Author Jan Karon will return to her beloved fictional town of Mitford, North Carolina for the first time since 2005 with the upcoming novel, Somewhere Safe with Somebody Good. Since her 1996 debut, At Home in Mitford, millions of readers have come to love Father Tim Kavanaugh and his wife, Cynthia, and the newest installment will be the tenth book in her best-selling Mitford series.
Putnam will be releasing Somewhere Safe with Somebody Good on September 2, but until then, read an excerpt below:
His wife was determined to march him to the country club this Saturday evening. Worse, he'd have to stuff himself into his old tux like sausage into a casing.
The Irish breakfast—more properly, a resplendent banquet on a plate—was the culprit. He had tried to restrict himself to three such repasts during their stay in County Sligo, but ended up devouring seven, two of them out of view of his wife. He didn't know about Saint Paul, but the grim baggage of diabetes was definitely this cleric's thorn.
'I'm still jet-lagged,' he said.
'Jet-lagged? After ten days? Try again, sweetheart.'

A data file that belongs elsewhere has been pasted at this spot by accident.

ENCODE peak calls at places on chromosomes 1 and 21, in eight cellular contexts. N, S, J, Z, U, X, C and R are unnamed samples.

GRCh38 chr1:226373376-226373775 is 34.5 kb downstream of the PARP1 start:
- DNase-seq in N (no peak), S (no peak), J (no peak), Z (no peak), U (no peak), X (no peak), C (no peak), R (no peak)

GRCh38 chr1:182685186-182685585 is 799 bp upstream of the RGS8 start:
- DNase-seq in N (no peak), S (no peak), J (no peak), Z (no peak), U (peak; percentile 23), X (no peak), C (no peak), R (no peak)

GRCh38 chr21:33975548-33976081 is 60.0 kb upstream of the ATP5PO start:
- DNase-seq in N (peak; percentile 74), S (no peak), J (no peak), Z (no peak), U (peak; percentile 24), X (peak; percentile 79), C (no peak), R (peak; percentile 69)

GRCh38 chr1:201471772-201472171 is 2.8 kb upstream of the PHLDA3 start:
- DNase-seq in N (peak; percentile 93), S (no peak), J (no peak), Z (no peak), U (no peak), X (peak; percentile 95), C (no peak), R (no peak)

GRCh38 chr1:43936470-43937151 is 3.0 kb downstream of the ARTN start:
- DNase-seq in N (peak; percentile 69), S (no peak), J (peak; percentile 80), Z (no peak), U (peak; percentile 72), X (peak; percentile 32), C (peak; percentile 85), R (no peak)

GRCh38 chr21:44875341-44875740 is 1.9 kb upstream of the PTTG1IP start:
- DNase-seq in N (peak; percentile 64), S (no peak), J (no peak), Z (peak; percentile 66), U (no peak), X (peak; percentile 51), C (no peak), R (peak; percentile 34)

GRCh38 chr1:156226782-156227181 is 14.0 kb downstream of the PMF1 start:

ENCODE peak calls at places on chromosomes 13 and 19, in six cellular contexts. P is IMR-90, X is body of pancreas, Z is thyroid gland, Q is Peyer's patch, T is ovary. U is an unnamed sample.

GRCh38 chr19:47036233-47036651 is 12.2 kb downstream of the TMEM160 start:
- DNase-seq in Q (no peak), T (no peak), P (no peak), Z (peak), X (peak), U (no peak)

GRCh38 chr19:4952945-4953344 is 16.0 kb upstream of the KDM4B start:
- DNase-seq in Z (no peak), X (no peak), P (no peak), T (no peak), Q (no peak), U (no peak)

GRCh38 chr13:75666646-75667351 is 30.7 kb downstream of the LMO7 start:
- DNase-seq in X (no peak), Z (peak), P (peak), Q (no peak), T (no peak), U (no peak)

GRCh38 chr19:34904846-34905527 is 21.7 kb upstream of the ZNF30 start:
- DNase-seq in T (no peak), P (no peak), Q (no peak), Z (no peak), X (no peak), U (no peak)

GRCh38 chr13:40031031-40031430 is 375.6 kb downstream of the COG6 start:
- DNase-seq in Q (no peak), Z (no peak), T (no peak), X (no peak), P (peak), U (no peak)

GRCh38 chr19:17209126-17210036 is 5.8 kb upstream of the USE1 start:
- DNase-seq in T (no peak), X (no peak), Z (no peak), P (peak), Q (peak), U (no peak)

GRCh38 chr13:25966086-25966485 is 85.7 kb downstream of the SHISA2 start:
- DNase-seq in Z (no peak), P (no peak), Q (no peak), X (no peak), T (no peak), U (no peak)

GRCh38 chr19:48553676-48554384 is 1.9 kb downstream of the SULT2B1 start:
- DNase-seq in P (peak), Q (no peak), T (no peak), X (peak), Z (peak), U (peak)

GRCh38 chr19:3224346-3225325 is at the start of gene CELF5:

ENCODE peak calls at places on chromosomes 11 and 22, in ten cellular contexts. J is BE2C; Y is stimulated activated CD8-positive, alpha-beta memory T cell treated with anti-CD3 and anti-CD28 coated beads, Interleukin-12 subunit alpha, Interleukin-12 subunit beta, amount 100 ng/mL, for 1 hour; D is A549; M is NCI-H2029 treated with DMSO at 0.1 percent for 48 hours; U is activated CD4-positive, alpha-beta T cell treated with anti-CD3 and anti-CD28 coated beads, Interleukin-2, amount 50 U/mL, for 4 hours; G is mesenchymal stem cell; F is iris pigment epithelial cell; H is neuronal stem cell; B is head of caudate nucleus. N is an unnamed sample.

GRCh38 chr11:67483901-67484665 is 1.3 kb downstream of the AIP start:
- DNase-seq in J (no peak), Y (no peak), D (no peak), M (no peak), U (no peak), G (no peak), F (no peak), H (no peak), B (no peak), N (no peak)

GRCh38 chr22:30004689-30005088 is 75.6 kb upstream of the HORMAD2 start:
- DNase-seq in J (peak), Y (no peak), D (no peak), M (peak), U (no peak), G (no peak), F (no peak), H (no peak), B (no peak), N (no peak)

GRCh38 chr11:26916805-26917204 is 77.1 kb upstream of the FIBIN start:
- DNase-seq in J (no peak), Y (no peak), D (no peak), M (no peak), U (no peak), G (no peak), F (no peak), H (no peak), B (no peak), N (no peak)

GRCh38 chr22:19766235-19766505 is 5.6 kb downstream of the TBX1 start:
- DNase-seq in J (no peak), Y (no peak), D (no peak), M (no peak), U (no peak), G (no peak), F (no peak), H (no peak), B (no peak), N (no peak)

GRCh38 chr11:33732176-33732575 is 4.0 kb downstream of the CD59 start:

There was a busy silence. They sat in his study, finishing a second cup of coffee. Rain gleamed on the leaves of the maple outside the vast window; fog capped the mountains beyond. 'Our observatory,' he reasoned, when faced with the alarming cost of so much glass.
'It's an important occasion, Timothy. Your doctor is retiring after decades of sleep loss and patients who won't do what the doctor ordered.'
So? Hardly anyone ever did what the priest ordered, either.
'Then he's volunteering to serve in one of the worst areas of famine in the world.'
She pressed her case as he wrestled an unsettling truth—with Hoppy Harper out of the picture, he would fall into the hands of Dr. Wilson, who, in his opinion, was yet the unlicked cub, medically speaking.
'And Father Timothy Kavanagh,' she said, 'highly esteemed friend and longtime priest of the guest of honor, wants to sit home.' The cocked head, the raised eyebrow, the gathering of hoarfrost.
'You're absolutely right,' he said.
'So you're going!'
'Cynthia, Cynthia. I didn't say I'm going, I said you're right that I want to sit home.' He gave forth a sigh.
'You're so southern.'
His Massachusetts-born spouse was keen on the notion that southerners were over-fond of sighing, something apparently beneath the dignity of Yankees. 'You won the war,' his father would have said, 'what's to sigh about?'
What do you think about a new Mitford novel, readers? Are you excited to be reunited with these characters?